Thursday, December 20, 2012

A Distraction

     Sometimes when my mind wants to think about things that I would rather it didn't think about, I will distract it by thinking trivial thoughts.  It’s at times like these that I love to contemplate the common decisions that we all must make.  Due to their simplicity, the either/or propositions that offer but two choices seem to work the best for me.  It is very rare that the choice makes no difference at all.  In almost every case, one of the two choices is superior to the other for some reason.  After a moment, something inside of me will not allow me to bear an existence without knowing that reason.  On this particular occasion, I chose [probably for some Freudian reason that I would rather not consider] the endless debate over the rotational orientation of a toilet paper roll on a standard dispenser.  During installation, everyone has a personal preference whether the paper dispenses over-the-roll or under-the-roll.  However, no one seems to be able to articulate any logical reason for their preference.  It is my hope that this momentary mental diversion will remove all ambiguity regarding this seemingly mundane choice that faces us all.  There is no deeper meaning hiding here, so don't bother looking for it.
     We begin with an examination of the process of harvesting the paper from the roll.  The importance of orientation is dependent upon methodology.  Obviously, if both hands are free then the entire point becomes moot because the two-handed hold the roll with one hand and tug with the other method can be employed successfully regardless of orientation.  However, considering the fact that one hand will invariably be occupied by a cigarette, a cup of coffee or your favorite bathroom literature, we should assume that removing toilet paper from the roll is a one-handed procedure.  Regardless of the roll's orientation, this assumption immediately negates the possibility of the sharp, high-torque tug at the paper.  We have all sat in helpless horror and watched as the physical laws forbidding perpetual motion are suddenly suspended and half of that brand new roll goes cascading out of control onto the wet floor.  Another one-handed method doomed to failure is the slow tearing of the paper method.  As before, without the free hand to hold the roll in place, this method fails regardless of roll orientation.  The simple slow tearing of the paper will always require some force to be applied to the roll such that it will rotate slightly as you tear.  The result is that half way through the tearing process, you have dispensed the proper length from the end of the paper to your hand, and twice that amount from your hand to the roll.  The most effective method is that of using one of the two arms of the dispenser as a sort of frictional fulcrum.  The desired length of paper is pulled to the side (parallel to the wall) and then up or down against the dispenser arm until the paper tears.  Unlike the foolproof two-handed method, and the foolhardy one-handed methods mentioned above, the fulcrum method demands that a choice be made regarding roll orientation; over-the-roll orientation requires a downward pull against the dispenser arm, while under-the-roll orientation requires an upward pull.  It is at this point that we begin to see the driving force behind our decision regarding orientation; namely, the height of the dispenser relative to that of the seat.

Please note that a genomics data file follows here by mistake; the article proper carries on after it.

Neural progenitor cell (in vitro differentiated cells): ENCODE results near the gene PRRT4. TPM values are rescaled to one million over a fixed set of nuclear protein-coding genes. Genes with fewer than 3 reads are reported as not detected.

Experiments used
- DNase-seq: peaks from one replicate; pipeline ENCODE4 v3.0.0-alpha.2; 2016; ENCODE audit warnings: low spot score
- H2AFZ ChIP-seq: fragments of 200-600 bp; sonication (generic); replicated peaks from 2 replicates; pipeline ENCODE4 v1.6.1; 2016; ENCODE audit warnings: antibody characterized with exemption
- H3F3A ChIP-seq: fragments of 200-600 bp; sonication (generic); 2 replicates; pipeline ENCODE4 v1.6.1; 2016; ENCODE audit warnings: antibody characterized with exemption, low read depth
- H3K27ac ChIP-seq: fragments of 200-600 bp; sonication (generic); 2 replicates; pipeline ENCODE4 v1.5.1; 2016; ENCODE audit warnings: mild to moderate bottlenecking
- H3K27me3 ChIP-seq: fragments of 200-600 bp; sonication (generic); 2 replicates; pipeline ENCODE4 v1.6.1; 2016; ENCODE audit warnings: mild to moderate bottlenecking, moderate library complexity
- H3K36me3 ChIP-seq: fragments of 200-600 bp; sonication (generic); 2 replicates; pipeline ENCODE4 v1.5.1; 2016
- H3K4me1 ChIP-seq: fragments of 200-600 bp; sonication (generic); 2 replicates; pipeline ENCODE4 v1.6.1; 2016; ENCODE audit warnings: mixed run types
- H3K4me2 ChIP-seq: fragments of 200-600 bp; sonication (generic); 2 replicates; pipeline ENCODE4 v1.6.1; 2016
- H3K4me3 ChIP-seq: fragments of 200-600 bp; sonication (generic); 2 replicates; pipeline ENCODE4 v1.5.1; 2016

The possible installation zone for a toilet paper dispenser is based on the comfortable reach zone.  This zone begins at a height far enough off the floor such that in bending to reach the roll, the nipples do not touch the knees. [Obviously, it’s the females who keep the lower end of the zone as high as it is.]  It ends at the height that an average person can possibly reach without standing up a little and making a mess.  For maximum efficiency and comfort, the paper should be pulled in the direction that allows the greatest clear pulling distance within the comfortable reach zone.  An important point to remember is that the portion of the zone up to approximately seated-eye-level is usually forsaken to keep the paper above the average splash height of a drop of male urine.  This fact places the standard roll greater than half of the distance up the comfortable reach zone.  An under-the-roll orientation would necessitate an upward pulling of the paper; the direction of least clear pulling distance within the comfortable reach zone.  Therefore, if the toilet paper dispenser is at an average height, then the paper should be in an over-the-roll orientation.  If it has been installed at a lower height (in the splash zone) then orientation effectively does not matter, because the paper should probably not be used...

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